Once the camera stops rolling, it requires monumental effort from a team of professionals to take that video through post-production to the final product.
During post-production, the video files will be reviewed, changed, shared, and saved by editors, artists, graphic designers, sound editors, members of the marketing and distributing teams, and many, many others.
In addition to the internal post-production team members, there’s also a multitude of external users that will need access to at least some of your files some of the time.
For example, on any given project, you may need to share the asset with freelance sound editors, VFX contractors, technology vendors, your clients, and other outside stakeholders that need to sign off on their portion of the project before it can officially be labeled as “done.”
With this many cooks in the proverbial kitchen, it is essential for the project administrator to control who can access which assets, what they can do with those assets, and when they can do it. This is where role-based provisioning comes in.
Why Role-Based Provisioning Is Important in Post-Production
Role-based provisioning keeps your workflow flowing and your content protected from theft, corruption, cyberattacks, unauthorized access, and even accidental file damage.
Although all of the different users have a legitimate need to access files and assets, not every user requires the same level of access. And it’s very likely that a given user won’t need the same access and user permissions for the entire post-production process.
To prevent overprovisioning and permissions misuse, users should only be granted the minimum amount of access needed to do their jobs.
Role-based provisioning lets administrators—and in some cases project owners—grant permissions on an as-needed basis. By customizing access for each user based on their specific role on a specific project during a specific time frame, it’s easier to control who is accessing files and footage at any point in the post-production process.
To prevent overprovisioning and permissions misuse, users should only be granted the minimum amount of access needed to do their jobs, and those user permissions should be revoked when the assignment is complete or after a predetermined amount of time. This helps prevent security and quality control issues due to vulnerabilities from unmonitored accounts and unauthorized access to critical systems and files.
How Shift Makes Role-Based Provisioning Intuitive and Customizable
Shift recognizes the importance of limiting and controlling access to video assets and files. We have prioritized access management and security by making role-based provisioning easy to implement and customizable to meet the needs of each project.
In Shift, roles are created by the administrator using custom user permissions templates. These roles govern the level of access a user has to a project.
For example, Shift administrators can assign role-based permissions that determine how a user can interact with a particular asset. For example, they may only be able to:
- Upload into assigned project rooms
- Share internally
- Manage and share but not delete or download
Users can be assigned different roles on different projects, which may grant the user more or less access to assets on each project. But if a user is not assigned a role on a project, they won’t have access to that project’s files and resources.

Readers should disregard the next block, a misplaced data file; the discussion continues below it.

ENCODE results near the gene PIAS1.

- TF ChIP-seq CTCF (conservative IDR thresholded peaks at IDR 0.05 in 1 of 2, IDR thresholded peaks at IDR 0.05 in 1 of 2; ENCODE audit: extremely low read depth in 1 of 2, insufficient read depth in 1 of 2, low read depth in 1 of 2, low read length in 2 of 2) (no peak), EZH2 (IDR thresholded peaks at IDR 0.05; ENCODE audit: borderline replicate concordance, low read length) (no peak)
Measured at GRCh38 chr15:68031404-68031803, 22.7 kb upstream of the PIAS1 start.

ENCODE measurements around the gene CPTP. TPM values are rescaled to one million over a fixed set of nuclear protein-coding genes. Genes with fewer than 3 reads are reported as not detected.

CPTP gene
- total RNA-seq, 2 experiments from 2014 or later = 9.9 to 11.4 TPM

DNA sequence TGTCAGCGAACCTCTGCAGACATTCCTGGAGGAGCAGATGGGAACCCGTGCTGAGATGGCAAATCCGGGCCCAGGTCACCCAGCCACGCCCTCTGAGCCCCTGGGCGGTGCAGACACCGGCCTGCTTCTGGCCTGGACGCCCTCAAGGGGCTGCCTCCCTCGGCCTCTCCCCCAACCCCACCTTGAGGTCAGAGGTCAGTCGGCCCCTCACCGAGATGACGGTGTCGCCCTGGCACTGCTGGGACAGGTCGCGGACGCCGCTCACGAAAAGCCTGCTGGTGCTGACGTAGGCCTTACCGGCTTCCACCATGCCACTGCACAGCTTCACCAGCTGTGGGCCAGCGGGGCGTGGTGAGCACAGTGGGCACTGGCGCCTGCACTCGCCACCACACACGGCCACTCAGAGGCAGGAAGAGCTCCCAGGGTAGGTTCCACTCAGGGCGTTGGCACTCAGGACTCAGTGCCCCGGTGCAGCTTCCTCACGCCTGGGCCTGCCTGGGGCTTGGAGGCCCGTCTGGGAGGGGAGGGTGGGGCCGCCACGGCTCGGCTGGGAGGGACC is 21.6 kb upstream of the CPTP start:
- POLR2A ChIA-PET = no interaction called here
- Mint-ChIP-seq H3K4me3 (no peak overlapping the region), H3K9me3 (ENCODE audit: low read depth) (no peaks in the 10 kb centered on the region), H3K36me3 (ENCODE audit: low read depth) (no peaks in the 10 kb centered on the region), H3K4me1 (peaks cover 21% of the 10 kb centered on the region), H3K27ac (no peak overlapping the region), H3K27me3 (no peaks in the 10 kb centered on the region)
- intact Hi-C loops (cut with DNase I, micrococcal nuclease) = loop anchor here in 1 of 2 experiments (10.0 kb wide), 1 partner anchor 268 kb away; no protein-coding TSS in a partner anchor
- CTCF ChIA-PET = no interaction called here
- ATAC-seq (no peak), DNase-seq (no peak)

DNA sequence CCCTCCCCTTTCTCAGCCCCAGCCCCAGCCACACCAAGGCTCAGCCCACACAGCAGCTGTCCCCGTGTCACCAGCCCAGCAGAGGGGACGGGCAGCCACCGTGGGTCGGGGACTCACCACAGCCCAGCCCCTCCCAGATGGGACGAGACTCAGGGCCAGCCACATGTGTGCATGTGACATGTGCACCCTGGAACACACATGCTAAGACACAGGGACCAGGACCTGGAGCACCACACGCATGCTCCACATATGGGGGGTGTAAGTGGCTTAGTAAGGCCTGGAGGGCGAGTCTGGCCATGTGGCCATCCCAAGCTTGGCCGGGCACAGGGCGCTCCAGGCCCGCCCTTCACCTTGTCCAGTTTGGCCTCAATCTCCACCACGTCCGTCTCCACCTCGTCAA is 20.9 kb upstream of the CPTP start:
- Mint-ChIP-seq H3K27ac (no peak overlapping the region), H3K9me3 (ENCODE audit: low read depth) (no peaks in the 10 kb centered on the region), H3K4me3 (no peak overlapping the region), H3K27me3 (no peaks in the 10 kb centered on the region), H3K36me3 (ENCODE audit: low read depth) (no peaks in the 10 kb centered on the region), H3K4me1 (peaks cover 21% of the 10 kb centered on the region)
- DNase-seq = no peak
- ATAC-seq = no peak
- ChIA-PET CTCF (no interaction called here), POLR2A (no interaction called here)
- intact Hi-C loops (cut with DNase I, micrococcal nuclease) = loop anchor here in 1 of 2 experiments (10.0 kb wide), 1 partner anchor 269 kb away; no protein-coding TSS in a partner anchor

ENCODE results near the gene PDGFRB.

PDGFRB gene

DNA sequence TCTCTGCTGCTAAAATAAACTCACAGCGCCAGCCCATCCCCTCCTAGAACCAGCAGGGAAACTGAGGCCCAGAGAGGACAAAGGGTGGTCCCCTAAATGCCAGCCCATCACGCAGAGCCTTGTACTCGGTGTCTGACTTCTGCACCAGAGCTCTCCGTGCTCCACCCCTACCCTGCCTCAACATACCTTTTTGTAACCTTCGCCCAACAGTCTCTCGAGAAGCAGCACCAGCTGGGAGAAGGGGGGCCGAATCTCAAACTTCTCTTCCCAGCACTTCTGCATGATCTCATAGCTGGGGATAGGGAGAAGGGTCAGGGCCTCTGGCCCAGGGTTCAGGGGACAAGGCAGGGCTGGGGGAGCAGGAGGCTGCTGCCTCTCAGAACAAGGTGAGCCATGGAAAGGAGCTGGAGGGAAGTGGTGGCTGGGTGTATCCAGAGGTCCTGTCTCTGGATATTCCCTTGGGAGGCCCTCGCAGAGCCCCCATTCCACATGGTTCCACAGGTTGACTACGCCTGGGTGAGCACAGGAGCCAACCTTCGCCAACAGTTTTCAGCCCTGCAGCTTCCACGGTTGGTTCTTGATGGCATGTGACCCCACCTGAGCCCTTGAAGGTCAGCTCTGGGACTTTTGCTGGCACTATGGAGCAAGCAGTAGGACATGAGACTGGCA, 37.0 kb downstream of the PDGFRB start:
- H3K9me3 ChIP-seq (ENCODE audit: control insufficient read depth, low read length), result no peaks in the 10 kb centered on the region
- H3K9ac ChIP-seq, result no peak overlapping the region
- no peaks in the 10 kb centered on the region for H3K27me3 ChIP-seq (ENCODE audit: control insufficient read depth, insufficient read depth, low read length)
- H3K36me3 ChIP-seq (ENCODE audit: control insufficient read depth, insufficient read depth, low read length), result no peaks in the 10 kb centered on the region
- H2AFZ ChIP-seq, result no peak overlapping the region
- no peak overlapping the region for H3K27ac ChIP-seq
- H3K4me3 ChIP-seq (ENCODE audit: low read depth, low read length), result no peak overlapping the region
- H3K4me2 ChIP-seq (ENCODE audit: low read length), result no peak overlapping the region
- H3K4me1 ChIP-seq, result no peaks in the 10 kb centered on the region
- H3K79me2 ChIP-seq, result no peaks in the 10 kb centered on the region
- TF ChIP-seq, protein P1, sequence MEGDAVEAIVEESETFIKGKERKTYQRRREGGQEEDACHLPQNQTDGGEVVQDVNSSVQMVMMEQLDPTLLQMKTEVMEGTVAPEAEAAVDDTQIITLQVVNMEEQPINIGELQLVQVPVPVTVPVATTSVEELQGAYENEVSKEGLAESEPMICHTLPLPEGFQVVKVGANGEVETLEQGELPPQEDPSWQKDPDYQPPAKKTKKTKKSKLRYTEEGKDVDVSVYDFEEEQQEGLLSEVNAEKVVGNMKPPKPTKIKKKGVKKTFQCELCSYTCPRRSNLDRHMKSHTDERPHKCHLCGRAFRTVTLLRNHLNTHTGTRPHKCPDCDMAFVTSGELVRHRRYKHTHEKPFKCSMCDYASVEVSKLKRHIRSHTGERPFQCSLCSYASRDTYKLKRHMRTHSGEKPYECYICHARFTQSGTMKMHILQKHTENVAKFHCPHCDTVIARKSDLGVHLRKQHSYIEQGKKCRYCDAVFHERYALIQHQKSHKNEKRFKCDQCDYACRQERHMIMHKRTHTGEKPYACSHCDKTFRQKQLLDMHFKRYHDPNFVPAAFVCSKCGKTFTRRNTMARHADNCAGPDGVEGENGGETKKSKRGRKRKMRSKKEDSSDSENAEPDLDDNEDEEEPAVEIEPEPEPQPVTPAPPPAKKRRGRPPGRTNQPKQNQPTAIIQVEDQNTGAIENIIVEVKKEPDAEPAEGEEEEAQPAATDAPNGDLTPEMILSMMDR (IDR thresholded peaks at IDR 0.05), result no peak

Account Level Permissions
There are three user types that determine account-level permissions:
This user has unlimited permissions. They are automatically added as a project owner on every project in the workspace, and only an admin may add and remove users in the workspace.
A manager is granted standard user permissions, but they also have the ability to create new projects. Creating a project automatically makes the manager the project owner (in addition to the administrator).
A user cannot create new projects, and they are limited to the default or custom roles assigned by a project owner.
At the project level, roles are used to define who can perform certain actions and who has access to which assets:
This role, which cannot be modified or deleted, can be either the user who creates a project or an administrator. The project owner has every project-level permission, and only project owners can delete a project, modify watermark settings, invite users to a project, or modify a user's role within a project.
These are premade roles that are available in every workspace. Default roles are based on industry or project needs, and they may be modified or deleted by an administrator as appropriate.
Shift’s default roles include:
- Uploader: view and create new assets
- Asset manager: create, view, edit, delete, and share assets internally
- Internal collaborator: view, edit, and share assets internally
- Public collaborator: create, view, edit, download, and share assets
Custom roles can be created in the Role Editor found on the Administration page. These roles are workspace-specific with custom permission selections assigned by the administrator. Custom roles are a good solution for team members who may need a unique set of permissions, for example:
- VFX artist
- Content Editor
Role-Based Provisioning in the Era of Remote Work
With post-production teams increasingly working from disparate locations and the rising risk of cyberthreats and other bad actors, using role-based provisioning to control who can access video assets and sensitive files is a common-sense security measure.
Download Shift’s Guide to Post-Production Workflows to learn more about how post-production is evolving in the era of remote work and how you can increase efficiency, productivity, and security no matter where your team is located.